Question of the Week: What’s the best way to run a conflict of interest check?

Best-way-to-run-a-conflict-of-interest-check

Every client intake process should start with a conflict of interest check to avoid any compliance issues or potential malpractice claims. During the check, you’ll want to see if there are any ties between the prospective client and any of your connections, including previous clients as well as non-matter related relationships. Once connections are found, you’ll need to determine if it could result in not representing your client’s best interests if you take on their case.

The American Bar Association has a large number of rules that dictate how conflict checks must be carried, what constitutes a conflict and the requirement to abstain from accepting cases where your ability to provide quality representation may be compromised due to a conflict. Given how important they are, relying on memory should be avoided at all costs when doing these checks. You want to be sure you’ve exhausted all possible connections when evaluating for conflicts and memory alone is not sufficient to recall any and all contacts.

Instead, you should use one of the following methods to evaluate any potential issues:

Manual Check

Given the large numbers of connections and clients that lawyers amass over the years, manual checks can be exceptionally time-consuming and prone to error. For lawyers who are running a conflict check this way, it’s important to keep an updated single list rather than keeping information in multiple places, such as email and paperwork. 

Software-supported Check

Using technology to conduct a conflict check is highly recommended. Programs used for practice management often have the ability to connect individuals to matters and businesses, creating connections that can then be caught with full-text searching for conflicts. This method not only cuts down on the time the process takes but also ensures the accuracy of the check. However, it’s important to remember that you must either connect programs that information may be spread out across if not all of your contacts are contained within a singular location.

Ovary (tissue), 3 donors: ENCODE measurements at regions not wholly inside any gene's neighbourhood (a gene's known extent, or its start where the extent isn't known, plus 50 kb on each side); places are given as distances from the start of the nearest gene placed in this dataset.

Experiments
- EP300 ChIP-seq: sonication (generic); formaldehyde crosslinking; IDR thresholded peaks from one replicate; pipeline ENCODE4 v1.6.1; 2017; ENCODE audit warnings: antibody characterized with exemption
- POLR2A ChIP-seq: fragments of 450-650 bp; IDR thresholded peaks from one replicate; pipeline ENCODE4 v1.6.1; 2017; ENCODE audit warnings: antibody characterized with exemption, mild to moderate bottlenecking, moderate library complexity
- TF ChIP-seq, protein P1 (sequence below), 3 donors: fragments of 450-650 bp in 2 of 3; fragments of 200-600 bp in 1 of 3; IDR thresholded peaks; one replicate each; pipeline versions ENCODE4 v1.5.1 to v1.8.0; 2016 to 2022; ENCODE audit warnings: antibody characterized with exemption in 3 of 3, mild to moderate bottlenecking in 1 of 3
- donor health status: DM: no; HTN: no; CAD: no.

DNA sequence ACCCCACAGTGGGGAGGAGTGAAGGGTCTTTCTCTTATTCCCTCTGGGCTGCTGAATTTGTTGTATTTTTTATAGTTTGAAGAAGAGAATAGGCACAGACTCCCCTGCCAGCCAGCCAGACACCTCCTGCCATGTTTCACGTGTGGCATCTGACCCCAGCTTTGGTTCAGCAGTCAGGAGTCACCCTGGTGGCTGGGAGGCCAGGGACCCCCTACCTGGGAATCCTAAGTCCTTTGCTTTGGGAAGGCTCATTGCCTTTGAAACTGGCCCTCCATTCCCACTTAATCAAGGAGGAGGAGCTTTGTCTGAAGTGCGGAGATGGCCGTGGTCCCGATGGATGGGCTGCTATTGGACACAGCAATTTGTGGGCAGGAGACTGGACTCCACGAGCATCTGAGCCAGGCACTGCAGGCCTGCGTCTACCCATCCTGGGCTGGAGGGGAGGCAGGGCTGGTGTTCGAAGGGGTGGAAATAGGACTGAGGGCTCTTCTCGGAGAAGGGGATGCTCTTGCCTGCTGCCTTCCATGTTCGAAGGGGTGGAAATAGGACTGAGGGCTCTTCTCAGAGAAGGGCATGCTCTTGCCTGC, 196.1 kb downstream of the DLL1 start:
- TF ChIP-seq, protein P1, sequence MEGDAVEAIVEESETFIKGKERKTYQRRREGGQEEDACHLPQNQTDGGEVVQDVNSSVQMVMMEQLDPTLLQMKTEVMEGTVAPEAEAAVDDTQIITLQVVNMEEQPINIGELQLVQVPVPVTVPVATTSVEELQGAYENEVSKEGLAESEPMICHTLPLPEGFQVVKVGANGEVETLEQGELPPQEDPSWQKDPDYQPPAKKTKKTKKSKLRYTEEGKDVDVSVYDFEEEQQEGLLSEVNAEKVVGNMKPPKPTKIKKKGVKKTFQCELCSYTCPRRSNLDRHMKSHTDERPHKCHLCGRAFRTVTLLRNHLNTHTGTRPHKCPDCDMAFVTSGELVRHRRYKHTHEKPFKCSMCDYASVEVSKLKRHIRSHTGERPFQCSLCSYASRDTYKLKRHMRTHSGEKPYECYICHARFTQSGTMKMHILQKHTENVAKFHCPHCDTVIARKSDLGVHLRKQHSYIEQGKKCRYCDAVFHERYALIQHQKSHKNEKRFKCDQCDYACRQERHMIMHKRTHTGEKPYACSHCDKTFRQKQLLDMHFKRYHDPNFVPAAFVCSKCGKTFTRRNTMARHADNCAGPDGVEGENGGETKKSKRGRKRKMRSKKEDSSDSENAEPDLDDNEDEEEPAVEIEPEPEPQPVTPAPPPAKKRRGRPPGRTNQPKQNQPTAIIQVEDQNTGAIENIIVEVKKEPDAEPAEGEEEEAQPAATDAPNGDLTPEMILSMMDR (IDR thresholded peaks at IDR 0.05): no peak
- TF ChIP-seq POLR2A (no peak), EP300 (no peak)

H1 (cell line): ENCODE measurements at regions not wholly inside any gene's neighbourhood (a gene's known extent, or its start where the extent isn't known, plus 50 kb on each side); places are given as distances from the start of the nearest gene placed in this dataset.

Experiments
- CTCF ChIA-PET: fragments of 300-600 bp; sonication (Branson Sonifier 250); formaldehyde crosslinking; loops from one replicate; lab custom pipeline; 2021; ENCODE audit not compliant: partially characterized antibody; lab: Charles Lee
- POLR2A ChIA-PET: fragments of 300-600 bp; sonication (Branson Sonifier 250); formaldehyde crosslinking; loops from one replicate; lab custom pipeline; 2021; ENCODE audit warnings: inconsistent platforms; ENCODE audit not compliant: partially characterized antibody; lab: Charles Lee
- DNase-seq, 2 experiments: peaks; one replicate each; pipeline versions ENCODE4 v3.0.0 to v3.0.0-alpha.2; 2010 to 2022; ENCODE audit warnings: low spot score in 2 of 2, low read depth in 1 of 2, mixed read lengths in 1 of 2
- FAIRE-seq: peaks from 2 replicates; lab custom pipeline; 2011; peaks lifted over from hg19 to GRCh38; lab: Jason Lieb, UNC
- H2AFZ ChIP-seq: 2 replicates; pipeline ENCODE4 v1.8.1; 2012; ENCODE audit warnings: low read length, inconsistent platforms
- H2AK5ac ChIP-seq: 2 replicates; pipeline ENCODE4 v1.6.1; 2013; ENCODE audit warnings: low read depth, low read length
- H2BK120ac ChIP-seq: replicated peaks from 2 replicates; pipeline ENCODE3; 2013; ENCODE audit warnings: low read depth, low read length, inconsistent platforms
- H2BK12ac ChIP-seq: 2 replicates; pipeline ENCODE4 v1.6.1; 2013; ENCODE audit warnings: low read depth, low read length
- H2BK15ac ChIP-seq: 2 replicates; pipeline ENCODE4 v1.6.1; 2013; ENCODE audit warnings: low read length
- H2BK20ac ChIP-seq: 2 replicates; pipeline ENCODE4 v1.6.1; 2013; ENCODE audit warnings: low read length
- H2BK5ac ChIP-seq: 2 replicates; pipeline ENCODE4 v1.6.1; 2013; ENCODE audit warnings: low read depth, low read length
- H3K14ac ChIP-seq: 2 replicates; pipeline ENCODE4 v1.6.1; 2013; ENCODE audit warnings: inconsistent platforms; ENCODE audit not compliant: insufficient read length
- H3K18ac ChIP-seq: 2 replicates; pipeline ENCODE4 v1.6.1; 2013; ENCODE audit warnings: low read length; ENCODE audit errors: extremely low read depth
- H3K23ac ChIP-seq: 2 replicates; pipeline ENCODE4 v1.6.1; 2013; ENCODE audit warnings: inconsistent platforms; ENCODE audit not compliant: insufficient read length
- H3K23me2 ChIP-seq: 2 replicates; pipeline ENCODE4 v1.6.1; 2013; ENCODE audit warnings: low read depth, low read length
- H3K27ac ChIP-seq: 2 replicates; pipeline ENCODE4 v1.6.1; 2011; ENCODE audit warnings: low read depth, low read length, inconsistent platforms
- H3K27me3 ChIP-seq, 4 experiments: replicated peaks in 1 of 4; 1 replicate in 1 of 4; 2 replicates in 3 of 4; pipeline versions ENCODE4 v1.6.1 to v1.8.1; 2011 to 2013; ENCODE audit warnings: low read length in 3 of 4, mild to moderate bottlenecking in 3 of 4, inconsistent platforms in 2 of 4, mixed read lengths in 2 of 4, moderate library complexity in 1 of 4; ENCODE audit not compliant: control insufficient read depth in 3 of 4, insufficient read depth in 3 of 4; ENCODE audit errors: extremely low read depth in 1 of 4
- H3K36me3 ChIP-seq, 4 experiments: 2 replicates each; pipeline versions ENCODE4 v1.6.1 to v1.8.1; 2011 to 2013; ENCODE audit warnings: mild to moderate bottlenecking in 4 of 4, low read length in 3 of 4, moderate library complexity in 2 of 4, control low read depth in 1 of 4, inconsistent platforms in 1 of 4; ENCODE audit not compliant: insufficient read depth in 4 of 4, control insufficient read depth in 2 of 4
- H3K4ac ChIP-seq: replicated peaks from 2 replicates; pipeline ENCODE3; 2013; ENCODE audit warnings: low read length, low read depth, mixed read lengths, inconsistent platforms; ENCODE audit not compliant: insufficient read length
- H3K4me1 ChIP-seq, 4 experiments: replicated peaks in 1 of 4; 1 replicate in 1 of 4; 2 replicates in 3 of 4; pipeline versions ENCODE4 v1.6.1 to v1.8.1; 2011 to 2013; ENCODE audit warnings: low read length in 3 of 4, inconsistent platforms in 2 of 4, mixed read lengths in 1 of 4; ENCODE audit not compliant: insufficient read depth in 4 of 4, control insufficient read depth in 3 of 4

Legal-specific, Centralized Database Check

This option will ensure any possible connections are caught, with information being stored in one database. This eliminates the chance that a potential conflict wasn’t caught due to its location in another program. Legal-specific programs are also created to evaluate not just the individuals, but also any companies or previous matters they may be tied to. Many of these programs have a conflict check feature built directly into it to create a streamlined, easy-to-run process. 

No matter what system you’re using, you should be recording as much information as possible when adding a contact in order to avoid missing any connections. While you may not have all of this information, any of it you can enter will be helpful including:

  • Family and friends of clients and staff members
  • Clients that were represented at another firm
  • Officers and directors of any companies you’ve represented
  • Any trade, alternate names or subsidiaries of a company
  • Adverse parties

You should also constantly update your list rather than waiting until you are about to run a check to add in any new connections. If you wait, you’re likely to forget to add in an individual or entity. It’s also important to check any additional system notes in regard to a contact and what impact they may have on your potential representation, as it may not be apparent at first glance.

Conflict checks are a critical step in evaluating a potential client and should be conducted when possible before even scheduling a consult. The right tools will make the process simple as long as you are diligent in regularly recording any contacts and their related details. Be sure to choose a method that’s going to catch any potential conflicts to avoid problems down the road. 

For more information, check out How Do I Run a Conflicts of Interest Check?

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